This "Layered Garden" Idea is the Secret to Growing More Fruit and Vegetables If You've Got a Small Yard

Expert gardener Christina Chung's approach to growing your own in small spaces is a genius approach that looks great, too

a vegetable garden with chillies growing
(Image credit: Getty Images)

Full transparency — I've got a small backyard. I love the idea of growing my own fruits and vegetables, but with space not on my side, it seems like an impossible task.

While I've got raised beds I could potentially plant in, my biggest concern with creating a vegetable garden is that it won't look as good as an ornamental scheme and it won't be the best way to make use of the limited space I do have.

However, I recently read a new book by gardening expert Christina Chung called The Layered Edible Garden, and it's changed my mind on what's possible when it comes to planting veg and fruit in even a tiny backyard. I asked Christina for the low-down on what a "layered garden" actually is, and how it can help you grow your own edible crops, no matter what size of space you have to work with.

What is a Layered Edible Garden?

lettuces growing in a container

(Image credit: Getty Images)

When I think of a vegetable garden, I think of raised planters at the edge of a yard, filled with straight rows and rows of crops. However, Christina Chung (who you can find on Instagram at has a different idea of what growing your own can look like. Her vision is for a garden where fruit and vegetables are grown in layers; where they're as beautiful as ornamental plants and where they each benefit from being planted next to one another.

'Layering or mixing and matching vegetable plants with compatible cultural needs can create aesthetically pleasing and productive plantings,' Christina tells me. 'With many of the shorter-lived, main-season vegetable crops like tomatoes, squashes, and beans, traditional gardening advice normally recommends planting similar crops in blocks. While this has many benefits when it comes to managing for pests and diseases, maintenance, and harvesting for larger groups of the same types of vegetables (e.g. an entire bed dedicated to tomatoes), many times this style creates areas of bare space in between plants which require a gardener to either weed or mulch,' she says.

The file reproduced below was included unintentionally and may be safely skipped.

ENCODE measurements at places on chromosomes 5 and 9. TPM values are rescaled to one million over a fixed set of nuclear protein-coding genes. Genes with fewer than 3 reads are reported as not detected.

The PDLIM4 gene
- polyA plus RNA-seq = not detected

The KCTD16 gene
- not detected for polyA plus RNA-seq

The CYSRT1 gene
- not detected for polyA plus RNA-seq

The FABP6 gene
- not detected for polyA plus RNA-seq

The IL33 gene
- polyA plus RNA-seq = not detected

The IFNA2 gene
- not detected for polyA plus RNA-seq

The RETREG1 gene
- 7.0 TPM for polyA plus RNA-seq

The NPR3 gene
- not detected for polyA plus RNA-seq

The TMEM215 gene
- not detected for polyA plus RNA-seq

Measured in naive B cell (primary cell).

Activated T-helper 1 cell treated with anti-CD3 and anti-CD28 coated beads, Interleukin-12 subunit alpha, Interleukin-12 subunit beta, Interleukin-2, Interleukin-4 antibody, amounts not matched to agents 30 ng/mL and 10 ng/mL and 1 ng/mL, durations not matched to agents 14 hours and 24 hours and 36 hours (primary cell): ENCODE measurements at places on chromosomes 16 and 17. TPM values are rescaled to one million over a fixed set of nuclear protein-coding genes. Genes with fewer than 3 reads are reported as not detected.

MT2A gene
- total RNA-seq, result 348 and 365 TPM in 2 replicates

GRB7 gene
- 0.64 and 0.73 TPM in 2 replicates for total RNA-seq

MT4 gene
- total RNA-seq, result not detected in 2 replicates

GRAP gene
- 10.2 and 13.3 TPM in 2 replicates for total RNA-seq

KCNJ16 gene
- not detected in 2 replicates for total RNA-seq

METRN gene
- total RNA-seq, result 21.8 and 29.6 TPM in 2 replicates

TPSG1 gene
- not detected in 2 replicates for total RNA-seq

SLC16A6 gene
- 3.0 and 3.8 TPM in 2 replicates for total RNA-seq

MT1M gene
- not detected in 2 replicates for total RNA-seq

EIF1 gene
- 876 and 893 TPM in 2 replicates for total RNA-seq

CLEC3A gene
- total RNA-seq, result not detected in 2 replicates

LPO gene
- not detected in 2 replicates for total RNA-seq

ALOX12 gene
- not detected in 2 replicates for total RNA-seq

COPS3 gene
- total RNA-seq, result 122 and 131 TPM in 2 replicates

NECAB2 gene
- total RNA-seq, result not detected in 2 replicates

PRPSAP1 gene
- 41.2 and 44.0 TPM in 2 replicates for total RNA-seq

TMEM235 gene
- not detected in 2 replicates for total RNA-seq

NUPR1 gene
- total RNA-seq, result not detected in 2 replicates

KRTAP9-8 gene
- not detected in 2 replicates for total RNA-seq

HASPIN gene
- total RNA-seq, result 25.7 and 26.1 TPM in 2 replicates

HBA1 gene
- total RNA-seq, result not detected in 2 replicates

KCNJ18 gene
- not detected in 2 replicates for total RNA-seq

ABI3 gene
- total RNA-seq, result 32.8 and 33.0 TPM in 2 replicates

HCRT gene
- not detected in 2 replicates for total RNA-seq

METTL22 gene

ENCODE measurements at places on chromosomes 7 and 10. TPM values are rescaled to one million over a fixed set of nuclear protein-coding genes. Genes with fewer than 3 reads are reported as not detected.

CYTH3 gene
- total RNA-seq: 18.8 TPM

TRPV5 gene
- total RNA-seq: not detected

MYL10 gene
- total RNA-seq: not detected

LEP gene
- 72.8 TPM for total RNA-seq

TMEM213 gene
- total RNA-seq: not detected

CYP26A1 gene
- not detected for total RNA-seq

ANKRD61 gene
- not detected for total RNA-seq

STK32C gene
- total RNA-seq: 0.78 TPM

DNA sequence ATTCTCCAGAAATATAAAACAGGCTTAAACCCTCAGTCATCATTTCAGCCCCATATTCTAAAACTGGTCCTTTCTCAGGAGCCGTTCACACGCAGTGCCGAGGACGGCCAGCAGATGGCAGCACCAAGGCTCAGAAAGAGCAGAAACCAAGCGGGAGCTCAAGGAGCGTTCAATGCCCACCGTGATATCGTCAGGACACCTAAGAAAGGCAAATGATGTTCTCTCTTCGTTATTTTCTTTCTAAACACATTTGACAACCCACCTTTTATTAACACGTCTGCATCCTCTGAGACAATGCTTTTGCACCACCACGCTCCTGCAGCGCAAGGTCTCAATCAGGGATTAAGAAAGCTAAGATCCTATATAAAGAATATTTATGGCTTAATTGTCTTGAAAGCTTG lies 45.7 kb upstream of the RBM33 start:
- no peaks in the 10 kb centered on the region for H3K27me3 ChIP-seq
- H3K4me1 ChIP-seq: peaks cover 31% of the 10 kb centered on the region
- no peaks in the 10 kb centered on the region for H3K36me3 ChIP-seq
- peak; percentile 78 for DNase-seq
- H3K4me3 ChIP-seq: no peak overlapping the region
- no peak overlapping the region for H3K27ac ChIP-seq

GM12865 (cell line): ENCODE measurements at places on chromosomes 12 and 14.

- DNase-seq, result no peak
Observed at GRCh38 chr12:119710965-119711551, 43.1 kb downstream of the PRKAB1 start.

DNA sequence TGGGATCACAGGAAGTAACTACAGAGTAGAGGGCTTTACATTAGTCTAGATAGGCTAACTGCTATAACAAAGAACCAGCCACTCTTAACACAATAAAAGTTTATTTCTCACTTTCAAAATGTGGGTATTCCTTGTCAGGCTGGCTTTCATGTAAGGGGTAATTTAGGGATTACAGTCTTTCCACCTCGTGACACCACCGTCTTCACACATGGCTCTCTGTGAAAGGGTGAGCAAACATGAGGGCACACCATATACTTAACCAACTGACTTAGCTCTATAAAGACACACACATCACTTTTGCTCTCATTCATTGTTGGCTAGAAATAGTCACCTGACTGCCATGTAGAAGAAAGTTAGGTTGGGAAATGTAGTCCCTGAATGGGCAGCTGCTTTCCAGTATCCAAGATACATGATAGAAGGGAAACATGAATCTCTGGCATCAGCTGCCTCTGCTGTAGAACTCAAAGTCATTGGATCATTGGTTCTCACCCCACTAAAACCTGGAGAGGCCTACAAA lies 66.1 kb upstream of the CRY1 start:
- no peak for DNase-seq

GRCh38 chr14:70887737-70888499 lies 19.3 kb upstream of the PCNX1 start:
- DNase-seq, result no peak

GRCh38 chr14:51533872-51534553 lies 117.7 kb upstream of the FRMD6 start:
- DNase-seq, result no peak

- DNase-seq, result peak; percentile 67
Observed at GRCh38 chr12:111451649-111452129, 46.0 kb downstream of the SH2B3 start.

'Gardeners can instead consider a visually-appealing and space-efficient approach with a container or small space layered planting incorporating elements like a small fruit shrub, trellised runner beans, colourful Swiss chard, radishes, and trailing nasturtiums.'

In The Layered Edible Garden, Christina breaks down the the garden into 8 separate layers: trees, sub-canopy trees, shrubs, vines, perennials, annuals, ground covers, and edible roots. These layers all offer opportunities to pack more edible crops into a small space, while also ensuring that crops planted together support each other. It might even make your small vegetable garden lower maintenance than ever.

What are the advantages of edible garden layers?

buck's horn plant

(Image credit: Christina Chung)

Christina's planting plans for fruit, vegetables and more takes into account when plants grow, how long they last, and the role they play in the wider planting ecosystem. 'Plants that can persist for longer than one growing season can play an important role in covering the soil surface which can: suppress weeds, regulate soil temperature and moisture, and provide visual interest through the many months,' she says.

'These additional benefits can help you reduce time weeding, mulching, and spending time and money purchasing more annual plants to fill in empty areas during less colorful off seasons.'

'Also, when there are more perennial plants incorporated into plantings, that means each spring there is less of a need to purchase/start new annual plants to fill out a garden — one simply needs to wait for the longer-lived favorites to wake from dormancy and start their growing cycle again.'

How can I start a layered edible garden?

So now you know what a layered edible garden is, how do you start one?

'Start small,' Christina suggests, 'whether working in a small section of a garden or if you’re trying this style out vegetable container gardening. Maybe begin with picking out an interesting small fruit tree or shrub to act as a longer-lived “anchor” to the planting and then find compatible plant neighbors for it.'

Christina's other piece of advice is about spacing. 'It is easy to overcrowd so try to limit to one plant per layer when starting out, especially if you find a large selection of plants that will work well together.'

'Keep in mind that plants can fill out quickly and you need to allow space for healthy growth (air flow, sunlight, water, not to compete etc). Also, if growing in a garden bed, reserve space for you to access safely to maintain and harvest.'

Hugh Metcalf
Editor of

Hugh is the  Editor of From working on a number of home, design and property publications and websites, including Grand Designs, ICON and specialist kitchen and bathroom magazines, Hugh has developed a passion for modern architecture, impactful interiors and green homes. Whether moonlighting as an interior decorator for private clients or renovating the Victorian terrace in Essex where he lives (DIYing as much of the work as possible), you’ll find that Hugh has an overarching fondness for luxurious minimalism, abstract shapes and all things beige. He’s just finished a kitchen and garden renovation, and has eyes set on a bathroom makeover for 2024.